Friday, 10 July 2009

Norfolk Lavender

It's a month since we visited Norfolk Lavender, but it's been in my mind a lot this week because mine is really on song at the moment - that's the visiting bees for you - and the harvest in Norfolk should be well under way by now. At first glance the site looks like a glorified garden centre with its plants sales, shop and cafe, but scratch (and sniff!) beneath the surface and there's much more to discover. Most of the lavender production (both flower and oil distillation) is off-site these days: we visited the historic place where it all began in the 1930s where Linn Chilvers started his successful experiments, not only in finding lavender plants to rival those he'd seen in Provence, but to also distill his own top quality oil.

An old lavender perfume recipe was successfully revived and the business grew until today there's around 100 acres of lavender fields under cultivation in Norfolk, including some on the royal estate of Sandringham. The site we visited houses the national collection of lavender (pictured) of 200 cultivars spread mainly across 3 species - Lavandula angustifolia (7 varieties of which are grown for commercial oil production), Lavandula stoechas (which we also call French lavender) and Lavandula x intermedia. The collection itself needs re-accreditation with Plant Heritage because much of it has been replanted this year owing to the poor summers of the past 2 years.

NAH and I took a guided tour - an hour long and well worth doing - especially as we were the only ones on it. This gave us the historical background to the company and an insight into the drying and distillation process. Heaps of harvested flowers are left to dry in a barn, which also has slots in the floor so that warmed air can circulate all the way round. Last year was the first time in memory the lavender had to be turned during the drying process. The flowers from each field are distilled individually for their oil because buyers want particular fields and lavender varieties for their products. Extensive records are kept of a field's harvest and the resultant amount and quality of oil distilled each year.

I was surprised to find out that L. angustifolia can be grown almost indefinitely if it's cut back when in flower - as happens of course with the lavender grown commercially. I want to admire my flowers though, but learnt I can make my plants last a lot longer by cutting them down to about half an inch of green growth in September. I'd just been cutting back the old flower stems, which is why my plants are so woody and need replacing. L. stoechas needs to be cut back in August as it's tender in this country and so needs slightly longer for the plant to harden up after its haircut. A cutback in spring of any cultivar is not recommended for the UK.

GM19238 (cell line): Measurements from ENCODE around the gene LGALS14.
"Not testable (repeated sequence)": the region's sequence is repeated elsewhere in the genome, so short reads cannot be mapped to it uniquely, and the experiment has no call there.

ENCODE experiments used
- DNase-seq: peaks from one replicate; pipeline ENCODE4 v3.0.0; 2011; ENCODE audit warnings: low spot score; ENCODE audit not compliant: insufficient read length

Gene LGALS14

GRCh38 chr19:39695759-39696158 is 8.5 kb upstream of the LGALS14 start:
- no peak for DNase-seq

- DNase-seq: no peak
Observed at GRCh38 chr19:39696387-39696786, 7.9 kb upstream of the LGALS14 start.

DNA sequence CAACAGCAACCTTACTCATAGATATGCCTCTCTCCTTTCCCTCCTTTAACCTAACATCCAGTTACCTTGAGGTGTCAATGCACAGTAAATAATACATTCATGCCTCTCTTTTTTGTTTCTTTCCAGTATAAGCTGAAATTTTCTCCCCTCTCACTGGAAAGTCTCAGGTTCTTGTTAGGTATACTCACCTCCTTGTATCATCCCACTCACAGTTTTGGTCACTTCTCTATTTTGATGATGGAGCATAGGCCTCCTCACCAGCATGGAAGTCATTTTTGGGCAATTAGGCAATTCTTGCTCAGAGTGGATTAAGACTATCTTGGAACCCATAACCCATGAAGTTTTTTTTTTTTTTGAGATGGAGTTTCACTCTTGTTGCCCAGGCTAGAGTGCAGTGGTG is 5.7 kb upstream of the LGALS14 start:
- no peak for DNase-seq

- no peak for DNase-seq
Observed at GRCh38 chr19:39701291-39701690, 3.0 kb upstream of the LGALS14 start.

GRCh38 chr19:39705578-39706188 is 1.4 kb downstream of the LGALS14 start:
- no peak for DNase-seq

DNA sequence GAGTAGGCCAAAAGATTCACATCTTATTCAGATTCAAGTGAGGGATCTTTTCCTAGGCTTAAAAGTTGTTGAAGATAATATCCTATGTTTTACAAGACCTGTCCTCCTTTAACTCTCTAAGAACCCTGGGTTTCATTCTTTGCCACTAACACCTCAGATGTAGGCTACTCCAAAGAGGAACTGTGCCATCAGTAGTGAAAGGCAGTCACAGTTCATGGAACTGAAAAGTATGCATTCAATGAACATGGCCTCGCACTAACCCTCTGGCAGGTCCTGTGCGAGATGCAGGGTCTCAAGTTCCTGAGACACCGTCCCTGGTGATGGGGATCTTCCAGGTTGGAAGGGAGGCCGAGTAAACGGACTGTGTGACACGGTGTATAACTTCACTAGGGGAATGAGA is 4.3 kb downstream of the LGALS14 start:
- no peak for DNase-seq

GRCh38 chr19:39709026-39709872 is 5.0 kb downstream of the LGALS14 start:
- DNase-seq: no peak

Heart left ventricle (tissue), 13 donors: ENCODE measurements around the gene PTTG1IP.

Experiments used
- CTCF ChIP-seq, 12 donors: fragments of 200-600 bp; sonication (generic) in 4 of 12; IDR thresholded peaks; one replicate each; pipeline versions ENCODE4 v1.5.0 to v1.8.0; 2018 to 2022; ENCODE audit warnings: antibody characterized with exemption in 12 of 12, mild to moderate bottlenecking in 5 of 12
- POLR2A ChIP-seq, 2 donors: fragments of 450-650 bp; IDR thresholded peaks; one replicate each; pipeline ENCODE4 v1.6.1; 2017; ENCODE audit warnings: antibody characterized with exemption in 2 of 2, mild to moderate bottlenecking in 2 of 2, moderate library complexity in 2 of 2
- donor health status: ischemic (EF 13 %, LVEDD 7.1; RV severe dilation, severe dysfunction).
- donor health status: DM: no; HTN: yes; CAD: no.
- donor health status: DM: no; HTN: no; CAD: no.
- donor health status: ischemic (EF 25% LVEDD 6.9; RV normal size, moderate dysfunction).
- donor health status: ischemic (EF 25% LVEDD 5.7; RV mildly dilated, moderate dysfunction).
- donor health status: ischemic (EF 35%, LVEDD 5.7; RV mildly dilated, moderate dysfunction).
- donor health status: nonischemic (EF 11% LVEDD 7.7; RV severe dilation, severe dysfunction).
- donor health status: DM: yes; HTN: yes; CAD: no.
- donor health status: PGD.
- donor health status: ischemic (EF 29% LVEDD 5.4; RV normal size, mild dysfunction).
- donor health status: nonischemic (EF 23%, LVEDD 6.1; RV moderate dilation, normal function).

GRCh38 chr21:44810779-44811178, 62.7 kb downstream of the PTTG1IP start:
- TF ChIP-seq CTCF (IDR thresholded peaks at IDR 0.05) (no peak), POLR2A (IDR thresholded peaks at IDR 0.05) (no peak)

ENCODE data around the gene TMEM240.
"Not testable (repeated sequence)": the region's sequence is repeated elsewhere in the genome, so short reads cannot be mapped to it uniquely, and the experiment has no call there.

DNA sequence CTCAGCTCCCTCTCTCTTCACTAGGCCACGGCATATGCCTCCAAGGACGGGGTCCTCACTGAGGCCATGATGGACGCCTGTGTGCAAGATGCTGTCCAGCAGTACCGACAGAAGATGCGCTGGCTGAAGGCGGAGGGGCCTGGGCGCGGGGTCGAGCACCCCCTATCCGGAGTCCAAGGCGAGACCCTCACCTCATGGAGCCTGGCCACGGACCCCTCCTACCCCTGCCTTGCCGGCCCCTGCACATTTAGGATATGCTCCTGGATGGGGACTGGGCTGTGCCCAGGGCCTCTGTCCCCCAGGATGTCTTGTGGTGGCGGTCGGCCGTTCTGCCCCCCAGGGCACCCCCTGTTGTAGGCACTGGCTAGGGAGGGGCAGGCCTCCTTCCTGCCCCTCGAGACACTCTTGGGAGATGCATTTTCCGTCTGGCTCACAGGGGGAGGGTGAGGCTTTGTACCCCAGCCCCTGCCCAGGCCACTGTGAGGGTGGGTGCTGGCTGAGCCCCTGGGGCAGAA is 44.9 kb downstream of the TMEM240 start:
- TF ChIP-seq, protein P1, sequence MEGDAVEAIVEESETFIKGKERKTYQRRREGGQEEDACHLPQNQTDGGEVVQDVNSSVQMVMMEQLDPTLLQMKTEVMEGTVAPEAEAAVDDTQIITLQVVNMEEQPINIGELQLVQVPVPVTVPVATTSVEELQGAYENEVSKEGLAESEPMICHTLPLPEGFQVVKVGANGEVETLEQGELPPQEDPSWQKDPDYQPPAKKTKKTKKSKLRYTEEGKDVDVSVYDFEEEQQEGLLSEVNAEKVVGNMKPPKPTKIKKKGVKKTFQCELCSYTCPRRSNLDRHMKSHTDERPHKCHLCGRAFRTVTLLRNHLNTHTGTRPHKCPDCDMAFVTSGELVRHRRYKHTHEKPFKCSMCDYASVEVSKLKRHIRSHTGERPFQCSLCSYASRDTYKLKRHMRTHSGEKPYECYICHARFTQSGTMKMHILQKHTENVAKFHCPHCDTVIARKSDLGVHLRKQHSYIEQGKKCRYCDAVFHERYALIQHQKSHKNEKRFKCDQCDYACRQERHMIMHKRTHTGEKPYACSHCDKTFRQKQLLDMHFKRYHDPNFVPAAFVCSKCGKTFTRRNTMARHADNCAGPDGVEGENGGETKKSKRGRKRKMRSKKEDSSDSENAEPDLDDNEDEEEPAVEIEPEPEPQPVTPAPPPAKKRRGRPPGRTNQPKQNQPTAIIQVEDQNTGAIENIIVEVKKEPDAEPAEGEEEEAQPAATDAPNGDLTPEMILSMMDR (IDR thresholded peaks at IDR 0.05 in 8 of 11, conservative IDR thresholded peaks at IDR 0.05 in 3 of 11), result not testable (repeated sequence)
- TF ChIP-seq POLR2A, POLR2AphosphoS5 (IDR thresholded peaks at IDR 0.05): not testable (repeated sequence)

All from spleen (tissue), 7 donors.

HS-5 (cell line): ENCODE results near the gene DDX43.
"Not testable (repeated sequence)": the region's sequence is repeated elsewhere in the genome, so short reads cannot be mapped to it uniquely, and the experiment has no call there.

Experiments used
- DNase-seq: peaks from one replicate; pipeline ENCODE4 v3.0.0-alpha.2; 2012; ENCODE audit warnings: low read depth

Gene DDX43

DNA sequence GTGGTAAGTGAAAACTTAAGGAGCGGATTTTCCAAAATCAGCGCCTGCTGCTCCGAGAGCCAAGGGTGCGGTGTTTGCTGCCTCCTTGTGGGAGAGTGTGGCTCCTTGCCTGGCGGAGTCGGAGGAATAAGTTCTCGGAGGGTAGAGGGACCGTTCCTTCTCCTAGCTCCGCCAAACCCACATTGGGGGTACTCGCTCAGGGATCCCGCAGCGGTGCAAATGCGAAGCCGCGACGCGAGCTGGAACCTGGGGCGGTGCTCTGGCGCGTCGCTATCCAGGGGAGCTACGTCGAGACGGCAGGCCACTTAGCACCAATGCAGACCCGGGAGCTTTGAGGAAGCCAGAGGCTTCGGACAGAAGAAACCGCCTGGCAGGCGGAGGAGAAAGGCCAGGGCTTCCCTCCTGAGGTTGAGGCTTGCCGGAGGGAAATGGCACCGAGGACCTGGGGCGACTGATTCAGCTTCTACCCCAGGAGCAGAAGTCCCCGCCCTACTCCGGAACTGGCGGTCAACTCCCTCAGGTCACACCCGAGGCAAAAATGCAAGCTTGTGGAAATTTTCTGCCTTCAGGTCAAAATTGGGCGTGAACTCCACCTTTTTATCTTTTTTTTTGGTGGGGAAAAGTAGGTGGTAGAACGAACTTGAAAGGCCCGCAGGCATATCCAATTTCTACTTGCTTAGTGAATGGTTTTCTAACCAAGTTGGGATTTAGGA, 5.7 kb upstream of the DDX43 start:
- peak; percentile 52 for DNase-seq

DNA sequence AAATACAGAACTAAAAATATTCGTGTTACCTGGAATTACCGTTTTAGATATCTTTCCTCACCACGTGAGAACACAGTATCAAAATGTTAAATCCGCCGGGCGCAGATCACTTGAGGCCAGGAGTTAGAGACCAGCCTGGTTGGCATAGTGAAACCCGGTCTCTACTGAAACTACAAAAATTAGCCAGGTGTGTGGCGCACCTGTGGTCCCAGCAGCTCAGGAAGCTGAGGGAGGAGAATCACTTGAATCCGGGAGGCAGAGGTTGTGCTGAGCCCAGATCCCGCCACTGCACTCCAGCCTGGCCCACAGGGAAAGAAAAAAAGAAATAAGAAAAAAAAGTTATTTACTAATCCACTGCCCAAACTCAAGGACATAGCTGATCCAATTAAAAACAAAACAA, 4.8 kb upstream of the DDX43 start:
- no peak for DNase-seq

During our tour we were given a sample of the dried flowers and the intensity of their scent was fantastic. I kept my sample in the pocket of my shorts and had a delicious whiff every time I took out my hankie during the rest of the holiday. We were also struck by how different the scent can be between both species and cultivars and decided L. 'Imperial Gem' was the best. NAH declared he loathed all L. stoechas but thought L. angustifolia was lovely. Throughout the rest of the holiday he was found sampling and sniffing the scent of lavender plants wherever we went. I might get him to like plants after all!

Naturally our visit ended with a cup of tea at the cafe, where we sampled some lavender cake plus some equally delicious lavender scones topped with strawberry and lavender jam. It was warm enough to sit outside, so we sipped our drinks surrounded by hundreds of honey bees, exploring and drowsling away at the lavender flowers. All in all, a grand afternoon out :)

16 comments:

  1. Thanks for writing about this, something I have always wanted to do visit a lavender farm.

    I found the notes you made about cutting back the lavender to about one inch of green interesting and I will be trying that on my L. angustifolia - although I cut Lavender back quite hard - I do am not that brutal - think I will test it out on my own before I attack my customers.
    :)
    K

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  2. Hi Karen - it was well worth the visit. I was surprised at how brutal you can be when cutting back as well, but well worth a try. I only told you about what I learnt on the day, but the website has an even more brutal treatment for revitalising very woody plants. I'm going to give that a try with mine before I replace them. I've nothing to lose after all!

    NB Jekka McVicar also recommends an autumn haircut for lavender, but I don't remember hers being as brutal when I went to her Herb Farm open day last year.

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  3. VP ! This was really interesting girl : ) I have a weakness for lavender in my garden and have many of the one named "Provence" .. heaven knows what true cultivar it is but it has single flowers ontop long stems that are very different from my other plants. I'm hoping to collect and dry them for sachets to be made. I am also surprised by a stunning white variety I planted last year .. I wasn't sure if my mind's eye could switch to 'white" for lavender BUT it is amazing .. my favorite for colour and density is Munstead .. next to bright orange butterfly weed it is beautiful : )
    I loved this post girl ! : )
    PS .. here in Canada we can't cut any back in the Autumn .. I have to wait well until late Spring and then it is safe .. poor dears shiver through our winters ? LOL

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  4. Interesting post, thanks, particularly the idea of comparing the scent of the cultivars. Have you paid a visit to Somerset Lavender? I went there a few months back after hearing a great talk to our local gardening society by one of the owners. It's a smaller scale operation than Norfolk Lavender, but must be fab at the moment! http://www.somersetlavender.com/default.aspx

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  5. I love Norfolk Lavender, haven't been for years, but it's not more than an hour away from Tumbledown Farm so I may have to go and refresh my memory!